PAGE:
Opportunities don’t just come along.  You have to create them for yourself.  But when you do, don’t take them for granted.  Seize them with both hands and squeeze absolutely everything you can from them.

Every choice has an opportunity cost; by going down one path, by definition, you can’t go down another.  It’s really difficult to weigh up the pros and cons of different options but, as a rule, favour ‘sure things’ over ‘may bes’.

Talk to people.  Don’t keep going round and round the same thoughts in your head.  But don’t abdicate responsibility either.  It’s your choice: you have to live with it so you have to make it.

If in doubt, do it.  I firmly believe that you only live to regret the things you don’t do in life.  Better to be able to look int he mirror and say ‘I tried’ than ‘if only I had…’.  Yes, it’s scary (see my post on The Fear from a couple of weeks ago) but it’s also invigorating and exciting.

The principle I try to live by at the moment is that I want to have stories to tell when I’m an old lady; I am going to bore the pants of the other residents of my nursing home one day!  What will be important to you when you’re ninety?

Just some of the memories that have made the last year so special 🙂

I can, hand on heart, say that making that decision to leave the military was one of the best I’ve ever made.  I still have no idea where I’m going to end up but I am loving the ride!

excited, little girl, roller-skates, black and white, 1940s

Not actually me but pretty much sums up how I feel about life right now!

A Monday Manta…3rd August 2015

Twenty years from now you will be more disappointed by the things that you didn’t do than by the ones you did do.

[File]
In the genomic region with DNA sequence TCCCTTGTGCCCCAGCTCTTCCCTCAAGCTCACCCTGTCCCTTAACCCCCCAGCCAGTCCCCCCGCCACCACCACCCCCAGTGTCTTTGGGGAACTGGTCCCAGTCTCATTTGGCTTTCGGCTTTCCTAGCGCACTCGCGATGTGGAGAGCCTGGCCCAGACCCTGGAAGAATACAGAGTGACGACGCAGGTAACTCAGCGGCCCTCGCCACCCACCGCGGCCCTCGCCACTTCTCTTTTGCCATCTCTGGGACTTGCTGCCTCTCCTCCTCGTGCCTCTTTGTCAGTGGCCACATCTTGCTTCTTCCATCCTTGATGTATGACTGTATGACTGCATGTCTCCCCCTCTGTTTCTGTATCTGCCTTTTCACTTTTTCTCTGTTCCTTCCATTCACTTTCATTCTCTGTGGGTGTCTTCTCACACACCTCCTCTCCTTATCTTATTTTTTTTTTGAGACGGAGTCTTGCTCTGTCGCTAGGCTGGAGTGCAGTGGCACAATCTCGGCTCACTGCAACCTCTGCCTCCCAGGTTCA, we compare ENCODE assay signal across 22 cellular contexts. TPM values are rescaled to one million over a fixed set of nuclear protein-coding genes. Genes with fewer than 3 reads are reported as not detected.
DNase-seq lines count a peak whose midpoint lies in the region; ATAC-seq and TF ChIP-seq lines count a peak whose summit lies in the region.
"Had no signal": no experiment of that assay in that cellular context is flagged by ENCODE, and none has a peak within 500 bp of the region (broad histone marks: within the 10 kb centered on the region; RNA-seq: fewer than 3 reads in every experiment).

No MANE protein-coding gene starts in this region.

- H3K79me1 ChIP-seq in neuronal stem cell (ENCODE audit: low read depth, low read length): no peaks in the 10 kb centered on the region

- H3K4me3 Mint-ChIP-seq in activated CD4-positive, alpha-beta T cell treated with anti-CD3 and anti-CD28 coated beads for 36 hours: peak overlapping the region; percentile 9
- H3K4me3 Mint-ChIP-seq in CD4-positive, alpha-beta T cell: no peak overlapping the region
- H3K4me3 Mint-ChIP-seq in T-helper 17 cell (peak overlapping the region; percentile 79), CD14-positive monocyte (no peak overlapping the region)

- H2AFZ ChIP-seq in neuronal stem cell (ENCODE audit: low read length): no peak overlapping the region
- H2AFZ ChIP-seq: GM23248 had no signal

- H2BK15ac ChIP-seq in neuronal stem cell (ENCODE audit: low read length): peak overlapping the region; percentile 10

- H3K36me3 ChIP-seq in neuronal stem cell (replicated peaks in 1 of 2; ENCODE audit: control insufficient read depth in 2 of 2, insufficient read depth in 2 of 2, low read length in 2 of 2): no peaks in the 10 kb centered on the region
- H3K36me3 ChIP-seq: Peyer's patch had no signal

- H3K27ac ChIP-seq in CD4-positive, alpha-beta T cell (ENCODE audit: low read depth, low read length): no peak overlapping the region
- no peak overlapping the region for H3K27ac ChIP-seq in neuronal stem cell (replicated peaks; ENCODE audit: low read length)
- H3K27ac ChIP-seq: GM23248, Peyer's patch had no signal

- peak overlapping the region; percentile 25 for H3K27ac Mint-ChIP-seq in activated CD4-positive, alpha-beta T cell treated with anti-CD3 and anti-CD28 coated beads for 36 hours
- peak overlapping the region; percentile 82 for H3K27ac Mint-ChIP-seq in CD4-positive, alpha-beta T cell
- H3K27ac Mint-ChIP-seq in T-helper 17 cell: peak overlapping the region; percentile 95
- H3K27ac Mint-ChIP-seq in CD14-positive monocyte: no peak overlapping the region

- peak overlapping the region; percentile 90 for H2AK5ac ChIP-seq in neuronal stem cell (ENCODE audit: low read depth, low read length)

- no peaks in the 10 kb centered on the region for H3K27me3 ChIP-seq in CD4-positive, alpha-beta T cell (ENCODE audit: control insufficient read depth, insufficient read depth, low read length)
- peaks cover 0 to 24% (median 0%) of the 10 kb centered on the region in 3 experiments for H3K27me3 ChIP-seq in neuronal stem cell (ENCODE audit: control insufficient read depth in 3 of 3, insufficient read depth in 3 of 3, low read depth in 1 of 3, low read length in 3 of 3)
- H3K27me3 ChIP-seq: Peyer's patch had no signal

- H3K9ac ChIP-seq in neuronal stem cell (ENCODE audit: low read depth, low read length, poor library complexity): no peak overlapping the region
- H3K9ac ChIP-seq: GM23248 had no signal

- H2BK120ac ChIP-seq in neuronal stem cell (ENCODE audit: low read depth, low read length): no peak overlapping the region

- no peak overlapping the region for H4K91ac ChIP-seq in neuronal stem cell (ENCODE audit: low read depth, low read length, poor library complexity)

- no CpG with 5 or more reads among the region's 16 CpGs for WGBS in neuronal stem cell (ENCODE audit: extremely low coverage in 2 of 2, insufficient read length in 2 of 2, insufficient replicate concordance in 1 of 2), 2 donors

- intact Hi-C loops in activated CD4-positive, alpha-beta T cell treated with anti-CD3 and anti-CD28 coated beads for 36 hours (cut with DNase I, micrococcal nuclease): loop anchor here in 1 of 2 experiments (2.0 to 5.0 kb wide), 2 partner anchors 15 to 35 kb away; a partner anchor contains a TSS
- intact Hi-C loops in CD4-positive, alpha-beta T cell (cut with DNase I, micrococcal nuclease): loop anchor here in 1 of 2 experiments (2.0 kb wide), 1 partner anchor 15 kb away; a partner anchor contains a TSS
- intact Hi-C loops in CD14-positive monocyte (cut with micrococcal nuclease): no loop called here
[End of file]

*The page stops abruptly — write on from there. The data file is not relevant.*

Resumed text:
So throw off the bowlines.

Sail away from the safe harbor.

Catch the trade winds in your sails.

Explore. Dream. Discover.

Taking in the view
Mark Twain

You Are Amazing

After I published a post a couple of weeks ago, talking about The Fear, I have had lots of beautiful messages from my friends and family.  Partly, I think, out of concern – don’t worry, I really am kicking life’s ass at the moment!  That post wasn’t meant to be negative at all; I just wanted to be honest about how scary life can seem sometimes because I don’t think we admit to being human enough.  But I was so touched by the messages I got from all sorts of people.  There was one from a dear Bangladeshi friend, who’s words were so poetic and heartfelt that they made well up.  There was the little message from a former colleague just letting me know he enjoyed the blog.  Or the reassuring comments from old friends: you’ll be fine, chick.

Why am I telling you all this?

To remind you how amazing it feels when somebody takes the time to reach out and say “well done”, “good work”, “you’re pretty awesome”.  Especially for me blogging, when it feels like you are putting all this energy out into the world, to get an acknowledgement or a compliment makes it all worthwhile.  But it doesn’t just have to be the big stuff or even people you know: how good does it feel to get a compliment on your outfit from a stranger on the tube?!

As this gets published, I will be at a festival with two of the most gorgeous women I know – gorgeous is all aspects of the word, just beautiful people – and I’m going to make sure I tell them that.  So here’s my challenge to you: pick up the phone and call/text/What’sApp/tweet/Facebook etc somebody and just say something lovely.  It doesn’t need to be huge but I guarantee everybody has The Fear every now and again and maybe all they need is a little reassurance from a friend.

Friends forever

Friends forever

I always welcome feedback on the blog, good and bad, so please leave a comment below or get in touch!